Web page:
Ad blocking. All fun and games – until it gets political: Union websites banned by uBlock Origin

Keep an eye out for filters chomping away at non-adverts. Just sayin'

Fists raised in front of Finland's flag

The maintainer of uBlock Origin – arguably the most well-respected content blocking browser extension – has removed a set of filtering rules because they took a political stance. It's a development that underscores the vulnerability of trust-based community projects.

A GitHub user raised the issue on Wednesday in a bug report, noting that a Finnish addition to the widely used filter rule set EasyList, called Adblocker for Finland, had taken a political stand in an ongoing dispute between workers and the Finnish government by blocking several union websites.

"I really think filter lists aren't [a] suitable environment to make political statements and the maintainer is clearly abusing his power with actions like these," the individual, identified as "Mikael S," wrote. "Thus please consider removing this filter list from [uBlock Origin's] assets.json."

Developer Raymond Hill, who oversees uBlock Origin, confirmed that the Finnish list included a statement in opposition to the strikes and removed the offending data from uBlock Origin's list of imported assets.

"A filter list is not to be used to express a political stance, unless it is made explicit and obvious in the list's primary purpose," said Hill in response. "Otherwise I consider this a breach of trust."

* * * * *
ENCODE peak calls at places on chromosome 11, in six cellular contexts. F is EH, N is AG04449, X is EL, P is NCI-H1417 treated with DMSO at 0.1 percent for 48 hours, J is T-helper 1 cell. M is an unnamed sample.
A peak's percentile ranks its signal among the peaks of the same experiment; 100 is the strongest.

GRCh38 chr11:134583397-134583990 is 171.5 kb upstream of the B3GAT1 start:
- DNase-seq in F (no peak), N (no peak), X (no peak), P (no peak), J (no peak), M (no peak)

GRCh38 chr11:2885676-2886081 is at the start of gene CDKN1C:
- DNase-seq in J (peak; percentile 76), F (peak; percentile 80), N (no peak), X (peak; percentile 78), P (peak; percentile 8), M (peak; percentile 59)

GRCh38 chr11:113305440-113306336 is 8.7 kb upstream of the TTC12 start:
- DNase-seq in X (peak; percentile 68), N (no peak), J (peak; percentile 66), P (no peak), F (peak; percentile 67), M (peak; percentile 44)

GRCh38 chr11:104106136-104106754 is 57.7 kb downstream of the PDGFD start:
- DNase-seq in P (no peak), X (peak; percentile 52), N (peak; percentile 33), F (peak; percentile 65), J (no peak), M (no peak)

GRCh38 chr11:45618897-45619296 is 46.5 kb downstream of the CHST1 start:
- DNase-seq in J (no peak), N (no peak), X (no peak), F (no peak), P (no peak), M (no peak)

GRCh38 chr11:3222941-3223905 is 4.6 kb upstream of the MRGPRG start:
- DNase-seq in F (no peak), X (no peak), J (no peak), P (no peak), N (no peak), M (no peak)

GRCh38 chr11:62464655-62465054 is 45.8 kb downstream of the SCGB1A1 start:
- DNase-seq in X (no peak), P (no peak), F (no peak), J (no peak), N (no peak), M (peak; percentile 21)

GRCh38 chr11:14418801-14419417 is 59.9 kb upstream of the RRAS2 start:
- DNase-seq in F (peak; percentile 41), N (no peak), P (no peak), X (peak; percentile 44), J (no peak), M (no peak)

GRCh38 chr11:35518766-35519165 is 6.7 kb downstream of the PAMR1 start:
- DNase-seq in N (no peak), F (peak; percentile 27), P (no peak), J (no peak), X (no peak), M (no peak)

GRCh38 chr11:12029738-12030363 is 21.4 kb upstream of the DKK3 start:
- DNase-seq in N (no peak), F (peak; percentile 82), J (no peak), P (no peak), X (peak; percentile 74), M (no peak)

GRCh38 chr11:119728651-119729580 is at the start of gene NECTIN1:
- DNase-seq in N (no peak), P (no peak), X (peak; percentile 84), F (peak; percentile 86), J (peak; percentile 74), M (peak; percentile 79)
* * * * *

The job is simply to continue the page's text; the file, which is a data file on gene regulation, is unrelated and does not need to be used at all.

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The maintainer of the Finland-oriented filter, Ilpo Juvander, could not be immediately reached for comment. The file has since been removed from Juvander's website and a Facebook page previously associated with the filter list appears to no longer exist.

This is not the first time efforts have been made to alter filtering lists. For example, a year ago, an ad metrics biz called Admiral issued a DMCA takedown demand seeking the removal of a domain from EasyList.

While the maintainers of filtering lists may believe they're avoiding politics, that's easier said than done. Last month, an individual participating in the EasyList community, apparently supporter of polarizing website InfoWars.com, asked that the list not be used as a political weapon. A user by the same account name made as a similar argument on Twitter, claiming it is unethical to use filtering lists as political weapons.

InfoWars.com and its founder Alex Jones have been banned from several social media sites, including most recently Twitter, for violating policies on abusive behavior.

Machine learning could mitigate some of the political dimensions of filtering. Browser maker Brave has been exploring an algorithmic approach to block ad trackers that shows potential promise. But anytime people make choices about what they see, those excluded may object. ®




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